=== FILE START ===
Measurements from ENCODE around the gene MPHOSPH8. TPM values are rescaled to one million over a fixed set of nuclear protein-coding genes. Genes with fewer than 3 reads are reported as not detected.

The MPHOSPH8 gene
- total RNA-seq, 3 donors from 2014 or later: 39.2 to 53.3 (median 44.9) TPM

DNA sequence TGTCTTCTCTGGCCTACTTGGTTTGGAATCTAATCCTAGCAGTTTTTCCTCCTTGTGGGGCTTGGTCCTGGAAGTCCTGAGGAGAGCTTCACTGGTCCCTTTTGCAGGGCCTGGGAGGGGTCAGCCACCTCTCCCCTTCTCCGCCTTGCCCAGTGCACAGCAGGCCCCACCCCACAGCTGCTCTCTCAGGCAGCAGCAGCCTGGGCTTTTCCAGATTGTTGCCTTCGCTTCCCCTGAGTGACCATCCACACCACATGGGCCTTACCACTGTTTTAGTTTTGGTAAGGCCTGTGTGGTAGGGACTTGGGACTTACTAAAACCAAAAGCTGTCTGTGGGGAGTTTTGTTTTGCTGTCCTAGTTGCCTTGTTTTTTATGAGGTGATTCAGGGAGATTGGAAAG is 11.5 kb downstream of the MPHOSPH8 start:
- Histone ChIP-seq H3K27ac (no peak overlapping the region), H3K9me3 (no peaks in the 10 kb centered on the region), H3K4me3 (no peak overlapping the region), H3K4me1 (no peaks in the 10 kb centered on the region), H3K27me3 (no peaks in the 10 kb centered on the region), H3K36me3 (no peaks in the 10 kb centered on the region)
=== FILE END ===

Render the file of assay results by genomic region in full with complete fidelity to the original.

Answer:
Measurements from ENCODE around the gene MPHOSPH8. TPM values are rescaled to one million over a fixed set of nuclear protein-coding genes. Genes with fewer than 3 reads are reported as not detected.

The MPHOSPH8 gene
- total RNA-seq, 3 donors from 2014 or later: 39.2 to 53.3 (median 44.9) TPM

DNA sequence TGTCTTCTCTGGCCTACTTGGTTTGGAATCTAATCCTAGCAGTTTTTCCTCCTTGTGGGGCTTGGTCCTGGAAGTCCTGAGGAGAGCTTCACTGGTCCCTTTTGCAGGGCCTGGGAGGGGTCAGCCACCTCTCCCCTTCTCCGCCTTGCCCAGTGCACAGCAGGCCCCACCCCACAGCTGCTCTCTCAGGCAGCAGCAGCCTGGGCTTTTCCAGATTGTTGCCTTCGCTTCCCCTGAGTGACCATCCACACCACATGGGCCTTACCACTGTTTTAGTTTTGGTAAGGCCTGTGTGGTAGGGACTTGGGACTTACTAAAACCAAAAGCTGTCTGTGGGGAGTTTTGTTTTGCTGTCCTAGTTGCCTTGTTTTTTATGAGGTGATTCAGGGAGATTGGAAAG is 11.5 kb downstream of the MPHOSPH8 start:
- Histone ChIP-seq H3K27ac (no peak overlapping the region), H3K9me3 (no peaks in the 10 kb centered on the region), H3K4me3 (no peak overlapping the region), H3K4me1 (no peaks in the 10 kb centered on the region), H3K27me3 (no peaks in the 10 kb centered on the region), H3K36me3 (no peaks in the 10 kb centered on the region)